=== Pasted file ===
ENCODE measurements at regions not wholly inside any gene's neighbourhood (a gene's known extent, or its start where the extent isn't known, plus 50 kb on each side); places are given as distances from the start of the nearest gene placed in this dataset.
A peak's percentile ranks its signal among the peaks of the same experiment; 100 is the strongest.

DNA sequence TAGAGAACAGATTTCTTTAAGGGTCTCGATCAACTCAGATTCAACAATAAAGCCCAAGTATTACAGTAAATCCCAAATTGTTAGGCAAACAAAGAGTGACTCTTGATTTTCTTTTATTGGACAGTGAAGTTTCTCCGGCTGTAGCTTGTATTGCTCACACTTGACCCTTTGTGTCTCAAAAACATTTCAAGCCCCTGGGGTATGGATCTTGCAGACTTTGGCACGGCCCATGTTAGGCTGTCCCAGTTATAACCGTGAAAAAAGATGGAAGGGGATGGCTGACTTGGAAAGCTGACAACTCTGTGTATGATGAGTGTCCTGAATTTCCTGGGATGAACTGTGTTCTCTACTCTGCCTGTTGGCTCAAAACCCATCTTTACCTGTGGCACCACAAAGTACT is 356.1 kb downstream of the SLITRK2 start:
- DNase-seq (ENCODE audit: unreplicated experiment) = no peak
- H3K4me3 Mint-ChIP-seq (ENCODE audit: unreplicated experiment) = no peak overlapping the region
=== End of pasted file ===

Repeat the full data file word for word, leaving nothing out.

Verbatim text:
ENCODE measurements at regions not wholly inside any gene's neighbourhood (a gene's known extent, or its start where the extent isn't known, plus 50 kb on each side); places are given as distances from the start of the nearest gene placed in this dataset.
A peak's percentile ranks its signal among the peaks of the same experiment; 100 is the strongest.

DNA sequence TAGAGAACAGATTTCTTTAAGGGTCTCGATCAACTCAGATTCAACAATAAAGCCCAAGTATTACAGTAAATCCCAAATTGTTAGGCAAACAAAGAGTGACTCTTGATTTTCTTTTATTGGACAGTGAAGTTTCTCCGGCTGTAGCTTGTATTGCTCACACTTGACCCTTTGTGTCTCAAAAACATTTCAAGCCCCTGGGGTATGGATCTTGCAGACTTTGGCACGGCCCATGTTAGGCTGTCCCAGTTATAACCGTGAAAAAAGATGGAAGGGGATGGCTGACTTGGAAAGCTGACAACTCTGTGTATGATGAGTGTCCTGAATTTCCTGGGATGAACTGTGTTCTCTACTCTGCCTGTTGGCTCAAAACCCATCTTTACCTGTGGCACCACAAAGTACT is 356.1 kb downstream of the SLITRK2 start:
- DNase-seq (ENCODE audit: unreplicated experiment) = no peak
- H3K4me3 Mint-ChIP-seq (ENCODE audit: unreplicated experiment) = no peak overlapping the region